I don’t get any trick-or-treaters anymore. The kids on this road are either all grown up and gone, or they attend the bonfire and party down on Main Street that is hosted by the school and the local volunteer fire department. It’s a safe, family-friendly venue (no chance of a crazy slipping a razor blade or drugs into a popcorn ball or taffy apple), and I’m sure the children enjoy it. Still, I can’t help feeling that they’re missing out on something important, something that harkens back to the primal feel of those nights when I was a kid in the 50s and we swished through knee-high drifts of leaves, suspended in a state somewhere between ferocious delight (all that candy!) and never-vocalized fear of what was in the darkness between the porch lights.
I grew up in Rhode Island, and I’m sure that at the end of October there must have been a rainy Halloween or two, but in my memory, it is all crisp leaves, frost, and hundreds of kids in costume going door to door. The costumes were important, of course. There were store-bought ones, but many were homemade. It was perfectly acceptable to cut two eyeholes in an old sheet and go as a ghost, or to wear your dad’s oldest hat and some baggy clothes, smear some coal ash on your face, tie a bundle to a stick, and be a hobo.
My mother sewed many of our clothes, and she outdid herself when it came to costumes. I dimly remember my father taking me around the neighborhood when I was five, the year I was a pumpkin. I have no sense of how I looked, but she must have made the costume out of either vinyl or a piece of orange oilcloth because I remember that it stank. Later costumes were much more successful. Once, I was a nurse with a little white dress, blue cape, and my Aunt Margee’s real nurse’s cap. Another year I was the Queen of Hearts, complete with a Disney-type ball gown embellished with red felt hearts, a tiara, a pair of evening gloves, and some sort of scepter. My favorite of mom’s creations was the Pilgrim Lady, a costume consisting of a long black dress with some sort of starched white collar, a black bonnet, a cape, and a basket of Indian corn. (I’m pretty sure the basket went missing sometime that night in favor of a second shopping bag full of candy. Even a Pilgrim Lady may succumb to the temptation of chocolate.) And do you know, the oddest thing was that none of the neighbors ever guessed who I really was, despite the dead giveaway of my glasses worn over or under my mask? Adults sure were dumb in those days.
But, boy, they knew how to give out candy! Any kind of chocolate was the ultimate prize–Milky Way bars were my favorite, followed by Three Musketeers, Mounds, and Sky Bars. I liked caramels and Sugar Daddys, too, along with the thick Tootsie rolls that did such a fine job of pulling out wobbly baby teeth. Fireballs, jelly spearmint leaves, Squirrel Nut bars, Mary Janes, and Bit o’ Honey were all welcome. There were duds in the candy department, though, chief among them being candy corn, which I would nibble only if nothing better were left at the bottom of my collecting bag the week after Halloween, and those horrible orange-colored fluff ‘peanuts’ that didn’t taste like a peanut or much of anything else, for that matter. I’m pretty sure they were made of sponge rubber.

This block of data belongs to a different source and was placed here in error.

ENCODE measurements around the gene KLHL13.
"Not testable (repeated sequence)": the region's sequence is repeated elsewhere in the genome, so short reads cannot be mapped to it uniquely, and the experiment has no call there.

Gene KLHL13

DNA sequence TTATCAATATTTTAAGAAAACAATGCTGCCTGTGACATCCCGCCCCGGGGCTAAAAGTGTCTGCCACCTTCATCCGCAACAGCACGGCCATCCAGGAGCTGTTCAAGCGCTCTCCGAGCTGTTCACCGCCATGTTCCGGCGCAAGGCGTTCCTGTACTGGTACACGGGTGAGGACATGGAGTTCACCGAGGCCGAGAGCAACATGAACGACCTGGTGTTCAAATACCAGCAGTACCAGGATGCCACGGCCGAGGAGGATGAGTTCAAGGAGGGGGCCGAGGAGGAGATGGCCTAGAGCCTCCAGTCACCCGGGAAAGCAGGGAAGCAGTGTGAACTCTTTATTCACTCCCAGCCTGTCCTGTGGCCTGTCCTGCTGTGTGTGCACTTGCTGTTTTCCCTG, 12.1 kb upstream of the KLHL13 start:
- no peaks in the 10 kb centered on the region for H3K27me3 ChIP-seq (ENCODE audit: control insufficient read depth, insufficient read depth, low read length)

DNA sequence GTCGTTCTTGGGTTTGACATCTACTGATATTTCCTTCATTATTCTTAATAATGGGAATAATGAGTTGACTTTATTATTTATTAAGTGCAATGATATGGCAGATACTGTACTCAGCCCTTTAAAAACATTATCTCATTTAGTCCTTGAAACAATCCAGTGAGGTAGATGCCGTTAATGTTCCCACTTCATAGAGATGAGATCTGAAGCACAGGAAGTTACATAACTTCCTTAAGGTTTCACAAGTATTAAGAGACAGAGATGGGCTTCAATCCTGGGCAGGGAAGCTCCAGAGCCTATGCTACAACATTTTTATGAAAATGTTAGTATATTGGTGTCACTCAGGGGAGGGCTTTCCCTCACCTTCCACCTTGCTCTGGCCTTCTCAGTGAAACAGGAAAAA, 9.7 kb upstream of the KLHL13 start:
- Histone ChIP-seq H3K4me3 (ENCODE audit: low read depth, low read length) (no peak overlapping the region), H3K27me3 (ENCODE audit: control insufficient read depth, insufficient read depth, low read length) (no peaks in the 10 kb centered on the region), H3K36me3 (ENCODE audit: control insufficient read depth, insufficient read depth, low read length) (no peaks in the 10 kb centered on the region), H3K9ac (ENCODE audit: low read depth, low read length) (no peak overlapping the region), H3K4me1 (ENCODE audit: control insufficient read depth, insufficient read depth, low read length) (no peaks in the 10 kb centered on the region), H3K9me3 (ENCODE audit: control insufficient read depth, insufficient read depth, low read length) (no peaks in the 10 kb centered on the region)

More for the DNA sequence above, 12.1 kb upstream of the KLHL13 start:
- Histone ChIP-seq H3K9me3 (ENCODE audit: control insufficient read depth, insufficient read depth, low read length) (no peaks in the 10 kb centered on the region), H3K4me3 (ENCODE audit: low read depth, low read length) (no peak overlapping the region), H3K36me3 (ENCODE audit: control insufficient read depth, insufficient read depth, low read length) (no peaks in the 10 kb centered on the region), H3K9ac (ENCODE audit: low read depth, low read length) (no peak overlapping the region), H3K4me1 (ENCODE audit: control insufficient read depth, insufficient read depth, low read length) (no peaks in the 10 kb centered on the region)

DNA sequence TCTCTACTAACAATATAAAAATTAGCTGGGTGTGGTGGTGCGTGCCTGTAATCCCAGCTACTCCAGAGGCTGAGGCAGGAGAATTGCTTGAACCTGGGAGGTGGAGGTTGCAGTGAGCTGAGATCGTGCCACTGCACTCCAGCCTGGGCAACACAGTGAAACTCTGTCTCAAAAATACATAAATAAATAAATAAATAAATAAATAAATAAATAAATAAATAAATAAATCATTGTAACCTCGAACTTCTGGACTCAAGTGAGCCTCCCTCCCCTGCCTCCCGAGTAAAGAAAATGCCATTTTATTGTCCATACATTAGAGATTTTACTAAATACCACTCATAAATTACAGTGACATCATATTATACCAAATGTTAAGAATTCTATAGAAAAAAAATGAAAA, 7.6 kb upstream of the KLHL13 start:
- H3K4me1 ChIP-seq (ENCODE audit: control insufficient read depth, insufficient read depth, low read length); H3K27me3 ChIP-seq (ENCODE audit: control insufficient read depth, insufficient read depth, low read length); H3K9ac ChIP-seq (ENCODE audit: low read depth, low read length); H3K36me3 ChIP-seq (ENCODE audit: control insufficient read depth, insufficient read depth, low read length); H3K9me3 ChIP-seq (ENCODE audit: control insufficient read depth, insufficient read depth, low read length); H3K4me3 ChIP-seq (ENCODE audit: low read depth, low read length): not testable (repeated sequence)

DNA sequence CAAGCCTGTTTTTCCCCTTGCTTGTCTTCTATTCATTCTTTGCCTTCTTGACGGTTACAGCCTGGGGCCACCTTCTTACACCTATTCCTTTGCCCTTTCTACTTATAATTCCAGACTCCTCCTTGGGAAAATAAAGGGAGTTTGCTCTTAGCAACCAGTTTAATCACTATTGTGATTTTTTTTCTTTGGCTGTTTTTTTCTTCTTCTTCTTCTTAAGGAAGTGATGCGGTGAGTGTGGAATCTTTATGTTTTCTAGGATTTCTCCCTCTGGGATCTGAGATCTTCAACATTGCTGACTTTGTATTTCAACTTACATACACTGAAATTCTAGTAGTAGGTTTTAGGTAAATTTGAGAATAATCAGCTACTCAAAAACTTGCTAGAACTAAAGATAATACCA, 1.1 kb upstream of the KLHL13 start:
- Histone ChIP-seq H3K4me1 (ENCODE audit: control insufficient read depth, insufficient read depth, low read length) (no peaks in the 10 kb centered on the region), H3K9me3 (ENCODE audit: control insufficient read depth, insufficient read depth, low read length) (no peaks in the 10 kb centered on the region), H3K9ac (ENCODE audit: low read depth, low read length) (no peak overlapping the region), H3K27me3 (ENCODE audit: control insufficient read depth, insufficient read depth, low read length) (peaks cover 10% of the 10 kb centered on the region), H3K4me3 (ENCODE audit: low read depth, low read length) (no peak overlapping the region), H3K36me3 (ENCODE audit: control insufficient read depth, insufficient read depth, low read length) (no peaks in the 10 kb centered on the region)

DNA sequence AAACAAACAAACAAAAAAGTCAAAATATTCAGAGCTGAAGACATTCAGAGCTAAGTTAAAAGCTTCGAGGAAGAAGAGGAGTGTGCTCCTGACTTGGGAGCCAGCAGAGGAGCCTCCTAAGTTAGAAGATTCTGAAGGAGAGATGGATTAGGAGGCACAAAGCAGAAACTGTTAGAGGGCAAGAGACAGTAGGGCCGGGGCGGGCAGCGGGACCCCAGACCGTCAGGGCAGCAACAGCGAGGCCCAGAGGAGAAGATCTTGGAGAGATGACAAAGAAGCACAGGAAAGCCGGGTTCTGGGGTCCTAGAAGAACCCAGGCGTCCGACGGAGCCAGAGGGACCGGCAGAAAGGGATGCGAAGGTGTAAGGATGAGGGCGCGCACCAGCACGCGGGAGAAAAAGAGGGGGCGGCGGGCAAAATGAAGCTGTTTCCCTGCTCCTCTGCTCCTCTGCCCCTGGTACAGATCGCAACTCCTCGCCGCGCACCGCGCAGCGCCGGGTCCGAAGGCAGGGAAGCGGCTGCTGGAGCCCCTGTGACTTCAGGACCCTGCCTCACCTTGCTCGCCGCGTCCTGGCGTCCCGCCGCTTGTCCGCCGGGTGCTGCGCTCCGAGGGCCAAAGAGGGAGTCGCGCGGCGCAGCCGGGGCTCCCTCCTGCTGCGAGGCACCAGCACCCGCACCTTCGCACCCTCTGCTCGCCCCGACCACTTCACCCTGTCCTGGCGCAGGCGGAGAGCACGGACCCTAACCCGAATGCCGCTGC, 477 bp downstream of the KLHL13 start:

My mother always gave out apple men, a confection consisting of an apple with marshmallows for the head and arms (attached with toothpicks), a large gumdrop on the head for a stocking cap, smaller gumdrops for mittens, and whole cloves for eyes, mouth, and buttons. I don’t know where she got the idea, perhaps in Good Housekeeping, but they became her signature treat. If you came home with an apple man in your bag, your folks knew you’d been to the Gillulys. I helped her to make 300 of them the year I was in seventh grade, and we still ran out.
But in those days, Halloween was for little kids. By the time you were in sixth grade, you were too old to go trick-or-treating except as the escort for younger siblings. I remember feeling miserably grown-up as I waited out on the sidewalk while my brothers went up on porches to fill their brown paper bags with loot. At the same time, I was shyly proud to be out there in the dark with the moms and dads and other big kids, shuffling our feet in the leaves to try to stay warm and chuckling quietly about how cute little so-and-so was in their pirate outfit. It was a bittersweet rite of passage for a twelve-year-old.
I know times have changed, and I don’t mean to offend if dressing up on Halloween is your favorite thing to do, but I wonder whether we haven’t lost something valuable by allowing/encouraging Halloween to become a party day for adults in high schools, colleges, and workplaces. Is there anything left for the little kids to have as their own? And how do you know when you’ve left childhood behind if you never get any signals that “this is no longer for you”?
Just a thought in this season when the doors between the worlds stand open.